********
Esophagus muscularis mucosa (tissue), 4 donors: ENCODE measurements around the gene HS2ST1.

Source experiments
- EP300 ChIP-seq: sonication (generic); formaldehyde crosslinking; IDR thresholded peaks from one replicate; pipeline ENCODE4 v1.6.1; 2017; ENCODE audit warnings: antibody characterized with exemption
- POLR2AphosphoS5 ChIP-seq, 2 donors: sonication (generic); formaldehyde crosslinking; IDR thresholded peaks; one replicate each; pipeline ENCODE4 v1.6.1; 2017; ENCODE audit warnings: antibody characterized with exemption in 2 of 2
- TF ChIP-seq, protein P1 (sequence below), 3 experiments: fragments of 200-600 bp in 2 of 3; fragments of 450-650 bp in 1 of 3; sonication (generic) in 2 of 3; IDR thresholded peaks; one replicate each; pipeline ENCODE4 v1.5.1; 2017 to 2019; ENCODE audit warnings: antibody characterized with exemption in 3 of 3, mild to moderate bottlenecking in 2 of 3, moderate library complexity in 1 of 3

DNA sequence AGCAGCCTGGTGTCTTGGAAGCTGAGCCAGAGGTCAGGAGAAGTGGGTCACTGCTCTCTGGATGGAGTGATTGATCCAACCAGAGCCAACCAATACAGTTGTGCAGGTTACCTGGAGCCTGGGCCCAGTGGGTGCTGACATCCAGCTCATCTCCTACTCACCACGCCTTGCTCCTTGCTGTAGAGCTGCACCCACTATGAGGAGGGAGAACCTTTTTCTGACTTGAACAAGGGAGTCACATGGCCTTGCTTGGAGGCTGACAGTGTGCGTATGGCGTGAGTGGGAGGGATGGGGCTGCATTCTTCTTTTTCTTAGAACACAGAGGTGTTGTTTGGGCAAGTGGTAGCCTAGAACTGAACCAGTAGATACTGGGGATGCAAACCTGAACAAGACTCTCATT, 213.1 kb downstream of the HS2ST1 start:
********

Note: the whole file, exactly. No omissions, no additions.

Esophagus muscularis mucosa (tissue), 4 donors: ENCODE measurements around the gene HS2ST1.

Source experiments
- EP300 ChIP-seq: sonication (generic); formaldehyde crosslinking; IDR thresholded peaks from one replicate; pipeline ENCODE4 v1.6.1; 2017; ENCODE audit warnings: antibody characterized with exemption
- POLR2AphosphoS5 ChIP-seq, 2 donors: sonication (generic); formaldehyde crosslinking; IDR thresholded peaks; one replicate each; pipeline ENCODE4 v1.6.1; 2017; ENCODE audit warnings: antibody characterized with exemption in 2 of 2
- TF ChIP-seq, protein P1 (sequence below), 3 experiments: fragments of 200-600 bp in 2 of 3; fragments of 450-650 bp in 1 of 3; sonication (generic) in 2 of 3; IDR thresholded peaks; one replicate each; pipeline ENCODE4 v1.5.1; 2017 to 2019; ENCODE audit warnings: antibody characterized with exemption in 3 of 3, mild to moderate bottlenecking in 2 of 3, moderate library complexity in 1 of 3

DNA sequence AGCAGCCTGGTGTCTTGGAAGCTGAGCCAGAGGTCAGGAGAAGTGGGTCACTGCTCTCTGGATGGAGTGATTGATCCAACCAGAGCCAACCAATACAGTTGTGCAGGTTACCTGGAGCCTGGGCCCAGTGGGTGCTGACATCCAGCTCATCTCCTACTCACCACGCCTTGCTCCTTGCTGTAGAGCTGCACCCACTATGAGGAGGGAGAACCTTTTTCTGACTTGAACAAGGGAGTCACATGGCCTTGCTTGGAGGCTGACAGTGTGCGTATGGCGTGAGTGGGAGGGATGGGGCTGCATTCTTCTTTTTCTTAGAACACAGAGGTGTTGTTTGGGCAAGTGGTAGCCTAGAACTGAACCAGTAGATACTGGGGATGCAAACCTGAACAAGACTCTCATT, 213.1 kb downstream of the HS2ST1 start: